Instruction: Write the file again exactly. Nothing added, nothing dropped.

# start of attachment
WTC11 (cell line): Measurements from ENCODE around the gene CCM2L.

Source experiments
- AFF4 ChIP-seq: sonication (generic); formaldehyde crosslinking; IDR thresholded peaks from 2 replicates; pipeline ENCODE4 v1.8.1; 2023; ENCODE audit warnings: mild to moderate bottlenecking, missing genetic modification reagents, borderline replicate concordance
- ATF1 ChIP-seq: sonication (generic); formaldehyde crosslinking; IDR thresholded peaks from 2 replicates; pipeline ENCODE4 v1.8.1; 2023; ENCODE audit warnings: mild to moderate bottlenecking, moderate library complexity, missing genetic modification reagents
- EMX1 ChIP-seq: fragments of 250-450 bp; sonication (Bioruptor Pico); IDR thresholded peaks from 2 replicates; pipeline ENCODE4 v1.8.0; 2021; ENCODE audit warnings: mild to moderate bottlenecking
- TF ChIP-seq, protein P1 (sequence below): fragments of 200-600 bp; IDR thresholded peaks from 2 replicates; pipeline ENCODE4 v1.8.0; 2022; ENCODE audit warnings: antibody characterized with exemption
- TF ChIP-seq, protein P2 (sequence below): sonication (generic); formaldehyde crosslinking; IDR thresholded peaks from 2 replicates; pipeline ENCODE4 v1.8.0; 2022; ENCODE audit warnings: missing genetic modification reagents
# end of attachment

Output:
WTC11 (cell line): Measurements from ENCODE around the gene CCM2L.

Source experiments
- AFF4 ChIP-seq: sonication (generic); formaldehyde crosslinking; IDR thresholded peaks from 2 replicates; pipeline ENCODE4 v1.8.1; 2023; ENCODE audit warnings: mild to moderate bottlenecking, missing genetic modification reagents, borderline replicate concordance
- ATF1 ChIP-seq: sonication (generic); formaldehyde crosslinking; IDR thresholded peaks from 2 replicates; pipeline ENCODE4 v1.8.1; 2023; ENCODE audit warnings: mild to moderate bottlenecking, moderate library complexity, missing genetic modification reagents
- EMX1 ChIP-seq: fragments of 250-450 bp; sonication (Bioruptor Pico); IDR thresholded peaks from 2 replicates; pipeline ENCODE4 v1.8.0; 2021; ENCODE audit warnings: mild to moderate bottlenecking
- TF ChIP-seq, protein P1 (sequence below): fragments of 200-600 bp; IDR thresholded peaks from 2 replicates; pipeline ENCODE4 v1.8.0; 2022; ENCODE audit warnings: antibody characterized with exemption
- TF ChIP-seq, protein P2 (sequence below): sonication (generic); formaldehyde crosslinking; IDR thresholded peaks from 2 replicates; pipeline ENCODE4 v1.8.0; 2022; ENCODE audit warnings: missing genetic modification reagents